Imperial Radch #2: Ancillary Sword by Ann Leckie

Read: 22 March, 2017

Ancillary Sword continues the story of Breq, now in command of her own ship, as she tries to protect the planet Athoek from the brewing civil war.

My mind was thoroughly blown after Ancillary Justice, so I had to stop reading. I knew it’s a trilogy, but it was just so good that I couldn’t imagine how the story could possibly move forward without being a huge disappointed. Since Justice‘s resolution is so satisfying as is, I was ready to stop right there. Yes, you read that correctly – I was ready to abandon the series because it was just too good.

But after a year, a review convinced me to give Sword a try and, peeps, it totally holds up.

In some ways, I even liked Sword a little better. For one thing, the main players and context are already established, so there isn’t that “new fictional universe” disorientation. It also does away with Justice‘s time hopping.

In other ways, I didn’t like it quite as much. More characters are shown to be single-faceted – baddies to be defeated. Raughd, in particular, was rather disappointing.It worked at first, to have this super charming, socially privileged, universally liked person putting people down in private and destroying their sense of self worth. There was a lot there to explore. But then Raughd started to play out more obviously, and became more of a caricature, and she became less interesting because of it.

But this is an extremely minor complaint. I still have one book to go, but I feel comfortable enough to recommend this book whole heartedly. It is mind blowing, thoughtful, well written, and absolutely fabulous.

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Omon Ra by Victor Pelevin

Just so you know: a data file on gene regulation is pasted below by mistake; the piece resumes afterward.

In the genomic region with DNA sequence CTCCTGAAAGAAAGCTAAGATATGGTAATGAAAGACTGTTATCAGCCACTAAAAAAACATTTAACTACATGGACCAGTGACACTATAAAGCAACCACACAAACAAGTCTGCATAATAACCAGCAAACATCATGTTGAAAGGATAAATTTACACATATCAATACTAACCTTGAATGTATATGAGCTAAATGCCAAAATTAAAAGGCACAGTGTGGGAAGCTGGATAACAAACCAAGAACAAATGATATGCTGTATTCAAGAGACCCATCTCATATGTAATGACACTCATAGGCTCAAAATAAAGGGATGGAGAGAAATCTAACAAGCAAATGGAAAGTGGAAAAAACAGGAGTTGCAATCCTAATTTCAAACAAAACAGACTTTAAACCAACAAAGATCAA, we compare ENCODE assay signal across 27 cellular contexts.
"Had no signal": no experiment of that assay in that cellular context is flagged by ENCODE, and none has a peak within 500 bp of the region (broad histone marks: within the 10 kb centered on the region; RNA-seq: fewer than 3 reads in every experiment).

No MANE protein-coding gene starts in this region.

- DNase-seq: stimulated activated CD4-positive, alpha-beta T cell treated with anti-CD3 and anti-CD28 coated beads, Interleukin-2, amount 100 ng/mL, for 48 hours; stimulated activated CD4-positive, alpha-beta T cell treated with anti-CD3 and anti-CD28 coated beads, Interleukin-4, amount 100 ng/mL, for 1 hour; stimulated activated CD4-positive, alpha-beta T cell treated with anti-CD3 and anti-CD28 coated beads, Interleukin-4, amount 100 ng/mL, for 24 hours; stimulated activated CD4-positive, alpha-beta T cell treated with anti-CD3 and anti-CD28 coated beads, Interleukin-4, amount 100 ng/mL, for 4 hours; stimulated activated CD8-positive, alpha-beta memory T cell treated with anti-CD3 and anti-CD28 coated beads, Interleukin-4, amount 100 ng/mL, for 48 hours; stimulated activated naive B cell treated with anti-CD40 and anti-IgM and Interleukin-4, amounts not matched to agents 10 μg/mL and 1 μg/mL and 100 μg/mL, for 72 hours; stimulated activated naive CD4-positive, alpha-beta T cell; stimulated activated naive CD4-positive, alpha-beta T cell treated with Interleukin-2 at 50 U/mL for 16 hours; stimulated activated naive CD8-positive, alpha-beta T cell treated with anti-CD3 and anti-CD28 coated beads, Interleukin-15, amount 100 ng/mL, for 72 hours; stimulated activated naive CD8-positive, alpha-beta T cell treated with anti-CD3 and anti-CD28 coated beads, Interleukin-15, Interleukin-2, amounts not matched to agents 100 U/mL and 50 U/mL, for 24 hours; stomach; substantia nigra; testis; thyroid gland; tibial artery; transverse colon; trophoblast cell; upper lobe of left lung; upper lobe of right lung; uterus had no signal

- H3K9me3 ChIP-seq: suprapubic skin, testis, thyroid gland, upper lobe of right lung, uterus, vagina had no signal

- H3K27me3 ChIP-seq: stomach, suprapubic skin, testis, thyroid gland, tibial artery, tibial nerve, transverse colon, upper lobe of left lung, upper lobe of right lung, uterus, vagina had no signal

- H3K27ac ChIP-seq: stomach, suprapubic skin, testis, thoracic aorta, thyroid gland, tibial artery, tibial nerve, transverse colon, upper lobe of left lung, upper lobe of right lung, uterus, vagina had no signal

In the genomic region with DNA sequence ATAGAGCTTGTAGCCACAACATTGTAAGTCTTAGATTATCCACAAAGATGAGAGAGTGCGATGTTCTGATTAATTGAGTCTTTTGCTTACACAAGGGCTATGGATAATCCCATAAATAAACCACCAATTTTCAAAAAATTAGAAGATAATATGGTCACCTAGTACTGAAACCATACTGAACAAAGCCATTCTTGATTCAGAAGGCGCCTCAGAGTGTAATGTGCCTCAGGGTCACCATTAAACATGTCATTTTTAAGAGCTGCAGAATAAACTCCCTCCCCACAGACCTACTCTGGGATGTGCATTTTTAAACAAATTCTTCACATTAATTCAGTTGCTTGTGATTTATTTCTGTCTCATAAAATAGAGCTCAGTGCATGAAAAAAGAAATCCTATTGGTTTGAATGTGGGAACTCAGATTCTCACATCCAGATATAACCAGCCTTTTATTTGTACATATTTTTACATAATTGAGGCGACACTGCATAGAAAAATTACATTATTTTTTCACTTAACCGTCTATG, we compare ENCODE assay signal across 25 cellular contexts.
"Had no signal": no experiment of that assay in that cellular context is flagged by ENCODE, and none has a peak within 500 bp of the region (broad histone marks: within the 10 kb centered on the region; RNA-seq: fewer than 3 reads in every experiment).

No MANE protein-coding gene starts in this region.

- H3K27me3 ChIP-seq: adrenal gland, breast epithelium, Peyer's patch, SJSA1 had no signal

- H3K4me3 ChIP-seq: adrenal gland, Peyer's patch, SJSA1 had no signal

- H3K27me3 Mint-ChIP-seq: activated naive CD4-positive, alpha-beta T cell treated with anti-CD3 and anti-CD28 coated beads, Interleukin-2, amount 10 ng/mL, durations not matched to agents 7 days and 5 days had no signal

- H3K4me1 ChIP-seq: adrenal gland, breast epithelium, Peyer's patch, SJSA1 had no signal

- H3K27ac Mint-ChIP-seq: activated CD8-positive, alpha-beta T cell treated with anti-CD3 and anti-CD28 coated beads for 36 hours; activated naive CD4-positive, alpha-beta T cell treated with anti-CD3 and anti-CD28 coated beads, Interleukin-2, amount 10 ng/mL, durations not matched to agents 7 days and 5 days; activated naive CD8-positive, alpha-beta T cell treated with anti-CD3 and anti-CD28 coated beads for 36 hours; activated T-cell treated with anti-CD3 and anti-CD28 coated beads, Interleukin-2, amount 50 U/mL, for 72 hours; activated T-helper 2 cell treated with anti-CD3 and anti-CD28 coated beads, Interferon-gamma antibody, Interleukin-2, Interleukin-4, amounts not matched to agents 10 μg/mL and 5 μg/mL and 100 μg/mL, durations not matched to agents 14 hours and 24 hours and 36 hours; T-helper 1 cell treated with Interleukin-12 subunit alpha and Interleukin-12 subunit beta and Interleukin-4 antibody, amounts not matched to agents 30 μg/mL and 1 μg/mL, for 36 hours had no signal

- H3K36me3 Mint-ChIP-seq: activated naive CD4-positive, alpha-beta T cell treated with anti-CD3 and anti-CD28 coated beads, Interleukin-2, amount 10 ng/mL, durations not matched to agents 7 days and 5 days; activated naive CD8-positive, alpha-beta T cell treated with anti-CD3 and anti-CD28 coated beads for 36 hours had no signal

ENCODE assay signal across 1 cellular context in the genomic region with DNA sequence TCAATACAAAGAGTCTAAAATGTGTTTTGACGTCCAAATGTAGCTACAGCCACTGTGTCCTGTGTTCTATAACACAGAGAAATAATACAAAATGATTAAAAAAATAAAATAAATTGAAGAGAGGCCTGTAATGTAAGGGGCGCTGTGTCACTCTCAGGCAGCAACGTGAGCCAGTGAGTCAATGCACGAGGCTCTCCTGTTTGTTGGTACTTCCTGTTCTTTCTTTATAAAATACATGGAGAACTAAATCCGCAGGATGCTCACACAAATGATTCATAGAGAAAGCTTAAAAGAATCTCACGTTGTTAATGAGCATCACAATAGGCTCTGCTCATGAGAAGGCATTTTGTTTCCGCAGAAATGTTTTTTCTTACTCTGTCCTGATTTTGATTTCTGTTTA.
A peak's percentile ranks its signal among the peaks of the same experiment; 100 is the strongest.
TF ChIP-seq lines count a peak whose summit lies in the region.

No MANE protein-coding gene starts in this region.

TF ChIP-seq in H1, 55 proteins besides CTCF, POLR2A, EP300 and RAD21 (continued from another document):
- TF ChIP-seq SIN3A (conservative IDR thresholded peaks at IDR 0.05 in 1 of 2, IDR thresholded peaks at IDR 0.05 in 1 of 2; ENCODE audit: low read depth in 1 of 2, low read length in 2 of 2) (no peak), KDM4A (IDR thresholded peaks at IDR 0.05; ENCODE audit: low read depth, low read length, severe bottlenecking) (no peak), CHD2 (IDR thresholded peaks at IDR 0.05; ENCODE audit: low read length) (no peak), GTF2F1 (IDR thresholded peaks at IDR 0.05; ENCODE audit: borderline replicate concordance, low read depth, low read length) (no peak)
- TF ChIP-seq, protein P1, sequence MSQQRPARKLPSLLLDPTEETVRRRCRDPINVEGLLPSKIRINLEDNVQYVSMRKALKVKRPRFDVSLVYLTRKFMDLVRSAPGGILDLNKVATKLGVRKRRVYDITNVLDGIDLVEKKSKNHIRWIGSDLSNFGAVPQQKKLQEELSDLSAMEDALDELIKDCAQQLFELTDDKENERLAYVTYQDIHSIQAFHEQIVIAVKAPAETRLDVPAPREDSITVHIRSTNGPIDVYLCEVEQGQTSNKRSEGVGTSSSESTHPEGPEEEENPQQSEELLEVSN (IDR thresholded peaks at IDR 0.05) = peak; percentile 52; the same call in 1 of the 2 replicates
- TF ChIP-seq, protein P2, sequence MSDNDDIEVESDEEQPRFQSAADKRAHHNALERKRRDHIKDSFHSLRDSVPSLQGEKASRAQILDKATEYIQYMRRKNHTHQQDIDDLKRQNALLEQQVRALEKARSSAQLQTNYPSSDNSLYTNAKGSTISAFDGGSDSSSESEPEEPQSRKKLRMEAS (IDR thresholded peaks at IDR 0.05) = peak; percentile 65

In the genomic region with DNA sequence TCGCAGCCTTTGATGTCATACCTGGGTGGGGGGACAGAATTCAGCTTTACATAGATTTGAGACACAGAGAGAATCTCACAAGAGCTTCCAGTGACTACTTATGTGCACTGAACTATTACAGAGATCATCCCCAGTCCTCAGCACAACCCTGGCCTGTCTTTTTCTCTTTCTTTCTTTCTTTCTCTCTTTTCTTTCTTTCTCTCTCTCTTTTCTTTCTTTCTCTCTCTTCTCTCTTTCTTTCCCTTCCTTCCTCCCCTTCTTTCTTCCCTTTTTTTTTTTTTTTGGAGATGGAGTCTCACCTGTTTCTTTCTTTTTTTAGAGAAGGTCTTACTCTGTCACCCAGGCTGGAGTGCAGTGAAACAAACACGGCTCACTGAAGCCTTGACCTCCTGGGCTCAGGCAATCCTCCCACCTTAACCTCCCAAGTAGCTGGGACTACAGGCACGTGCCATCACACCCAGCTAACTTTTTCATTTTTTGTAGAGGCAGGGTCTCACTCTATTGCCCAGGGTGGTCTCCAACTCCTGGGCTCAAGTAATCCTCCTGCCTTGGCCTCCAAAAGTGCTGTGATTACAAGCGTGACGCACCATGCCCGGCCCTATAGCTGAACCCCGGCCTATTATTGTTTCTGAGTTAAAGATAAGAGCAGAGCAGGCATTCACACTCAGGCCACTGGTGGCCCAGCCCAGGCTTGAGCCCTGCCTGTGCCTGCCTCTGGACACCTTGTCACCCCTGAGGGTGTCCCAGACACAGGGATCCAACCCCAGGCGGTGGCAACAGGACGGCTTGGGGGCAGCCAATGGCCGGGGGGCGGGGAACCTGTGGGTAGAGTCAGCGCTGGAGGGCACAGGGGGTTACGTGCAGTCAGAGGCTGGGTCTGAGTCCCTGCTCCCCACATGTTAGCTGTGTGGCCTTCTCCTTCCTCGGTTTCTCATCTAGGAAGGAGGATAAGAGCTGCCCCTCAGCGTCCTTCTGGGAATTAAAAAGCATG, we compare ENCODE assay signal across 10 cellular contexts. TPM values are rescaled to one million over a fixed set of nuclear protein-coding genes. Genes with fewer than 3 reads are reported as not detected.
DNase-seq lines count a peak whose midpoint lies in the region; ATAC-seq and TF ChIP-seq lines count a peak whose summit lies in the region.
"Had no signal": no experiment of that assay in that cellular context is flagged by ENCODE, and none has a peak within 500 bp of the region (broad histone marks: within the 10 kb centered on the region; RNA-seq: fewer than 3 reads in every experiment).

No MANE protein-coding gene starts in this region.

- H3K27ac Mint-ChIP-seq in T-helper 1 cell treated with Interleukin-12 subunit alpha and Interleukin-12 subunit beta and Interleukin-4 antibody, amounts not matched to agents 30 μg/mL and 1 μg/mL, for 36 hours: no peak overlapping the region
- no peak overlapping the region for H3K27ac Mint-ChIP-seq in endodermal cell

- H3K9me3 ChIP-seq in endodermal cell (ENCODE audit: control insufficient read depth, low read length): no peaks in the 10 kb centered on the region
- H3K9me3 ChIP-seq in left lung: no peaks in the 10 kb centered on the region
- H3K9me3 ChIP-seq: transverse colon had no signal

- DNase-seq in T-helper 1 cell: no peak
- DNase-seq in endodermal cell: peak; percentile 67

Read: February 26, 2017

A young Russian dreams of flight, but everything crashes and burns in the familiar Soviet style.

This novel has a lot going for it. I enjoyed the absurdist imagery of the criticism – the sham within a sham that so perfectly captures Soviet Russia. A few of these images (such as the one in which Kissinger kills the bear) are haunting, and will probably stay with me.

Overall, though, I can’t say that I enjoyed the book much. I’m not sure if I’ve just been tired lately and haven’t had the concentration to read it properly, or if the translation fell short, or if the writing itself is flawed… or maybe it’s a combination of all three. But I found the narrative to be a bit disjointed. Sometimes things would be happening and it would take me a while to figure out what and why.

I also never connected with the main character. Despite the fact that we’re in his head, his voice just isn’t that strong. We’re told the story of his life, but with a remove that prevents the emotional weight from really making itself felt. Even when his mind circles around particular images, and I could sense the significance (the little trapped pilot, the bear), I never knew why these images were significant to Omon. From my bird’s eye perspective, I know that the trapped pilot is foreshadowing, and I know that the bear represents the common people in the USSR, but Omon doesn’t seem to draw these conclusions. So why does he keep the pilot? Why does he think of the bear? It’s that lack of distinction between what the reader knows and what the character knows that made it difficult to connect with Omon’s humanity.

It’s a fine book, an interesting read, another example of absurdist social commentary. The “sham within a sham” aspect was particularly biting. But, overall, this one just didn’t do it for me.

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Welcome to Night Vale by Joseph Fink & Jeffrey Cranor

Read: 12 February, 2017

There’s a man no one remembers, a young woman who holds a piece of paper that she can’t put down, a boy whose absent father suddenly reappears and reappears and reappears… It’s really just your average Night Vale day.

I’ve somehow managed to have never listened to the podcast. I know, I know, I’m just not really a podcast sorta person right now. But many of my friends listen to Night Vale and post quotes and tweets and such, and I’ve always found them the perfect combination of funny, insightful, and weird.